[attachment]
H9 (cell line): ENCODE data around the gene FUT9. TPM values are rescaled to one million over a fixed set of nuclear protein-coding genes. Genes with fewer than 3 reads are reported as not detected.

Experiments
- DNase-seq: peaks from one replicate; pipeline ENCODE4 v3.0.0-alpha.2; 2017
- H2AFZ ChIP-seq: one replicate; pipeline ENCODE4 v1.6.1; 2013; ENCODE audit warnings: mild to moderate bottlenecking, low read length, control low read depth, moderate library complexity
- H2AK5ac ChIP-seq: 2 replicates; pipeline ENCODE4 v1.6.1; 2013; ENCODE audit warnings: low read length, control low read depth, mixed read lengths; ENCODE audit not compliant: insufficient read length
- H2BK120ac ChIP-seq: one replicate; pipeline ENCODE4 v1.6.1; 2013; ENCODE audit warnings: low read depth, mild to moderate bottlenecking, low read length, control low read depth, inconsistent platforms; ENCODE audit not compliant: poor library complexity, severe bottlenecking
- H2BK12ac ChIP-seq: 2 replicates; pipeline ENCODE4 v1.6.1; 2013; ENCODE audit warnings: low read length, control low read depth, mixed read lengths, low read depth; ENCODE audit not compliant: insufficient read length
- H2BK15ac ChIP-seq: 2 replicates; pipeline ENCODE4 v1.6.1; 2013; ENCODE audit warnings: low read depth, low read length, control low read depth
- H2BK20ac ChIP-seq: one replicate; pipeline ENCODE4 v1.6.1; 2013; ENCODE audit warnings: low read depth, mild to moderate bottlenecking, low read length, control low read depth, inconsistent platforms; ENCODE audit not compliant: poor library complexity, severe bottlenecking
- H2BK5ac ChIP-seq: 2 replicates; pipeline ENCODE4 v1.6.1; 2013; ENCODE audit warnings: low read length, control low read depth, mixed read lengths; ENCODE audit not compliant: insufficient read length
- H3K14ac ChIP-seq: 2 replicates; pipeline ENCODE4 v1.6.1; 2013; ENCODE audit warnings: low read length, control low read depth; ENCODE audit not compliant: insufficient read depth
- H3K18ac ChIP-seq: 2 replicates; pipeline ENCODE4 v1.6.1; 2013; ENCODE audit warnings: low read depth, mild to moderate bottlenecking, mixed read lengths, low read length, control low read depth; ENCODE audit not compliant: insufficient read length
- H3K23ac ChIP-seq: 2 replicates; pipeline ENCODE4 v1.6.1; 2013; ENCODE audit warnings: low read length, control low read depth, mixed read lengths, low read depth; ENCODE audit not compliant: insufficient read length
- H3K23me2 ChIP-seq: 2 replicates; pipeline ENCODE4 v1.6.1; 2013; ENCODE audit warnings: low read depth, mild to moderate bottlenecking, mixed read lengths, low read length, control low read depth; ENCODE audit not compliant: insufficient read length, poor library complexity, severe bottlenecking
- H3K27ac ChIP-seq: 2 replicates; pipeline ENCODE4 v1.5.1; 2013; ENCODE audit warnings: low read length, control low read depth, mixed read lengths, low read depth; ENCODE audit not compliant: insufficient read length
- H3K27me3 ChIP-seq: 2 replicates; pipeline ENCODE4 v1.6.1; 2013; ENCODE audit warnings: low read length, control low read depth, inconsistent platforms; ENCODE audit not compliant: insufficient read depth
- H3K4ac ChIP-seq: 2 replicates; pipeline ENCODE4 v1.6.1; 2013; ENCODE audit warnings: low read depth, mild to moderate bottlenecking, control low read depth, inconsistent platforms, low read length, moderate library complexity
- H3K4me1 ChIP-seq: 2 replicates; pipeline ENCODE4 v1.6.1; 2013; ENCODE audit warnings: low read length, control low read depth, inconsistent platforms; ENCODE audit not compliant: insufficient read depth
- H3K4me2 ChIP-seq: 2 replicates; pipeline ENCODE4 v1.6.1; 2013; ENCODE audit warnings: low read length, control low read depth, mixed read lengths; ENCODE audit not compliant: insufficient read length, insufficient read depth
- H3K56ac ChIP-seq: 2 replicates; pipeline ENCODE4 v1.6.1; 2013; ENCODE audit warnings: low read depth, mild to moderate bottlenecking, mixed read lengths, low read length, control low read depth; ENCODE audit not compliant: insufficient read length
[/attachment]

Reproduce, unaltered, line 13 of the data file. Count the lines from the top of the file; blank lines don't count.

- H3K23ac ChIP-seq: 2 replicates; pipeline ENCODE4 v1.6.1; 2013; ENCODE audit warnings: low read length, control low read depth, mixed read lengths, low read depth; ENCODE audit not compliant: insufficient read length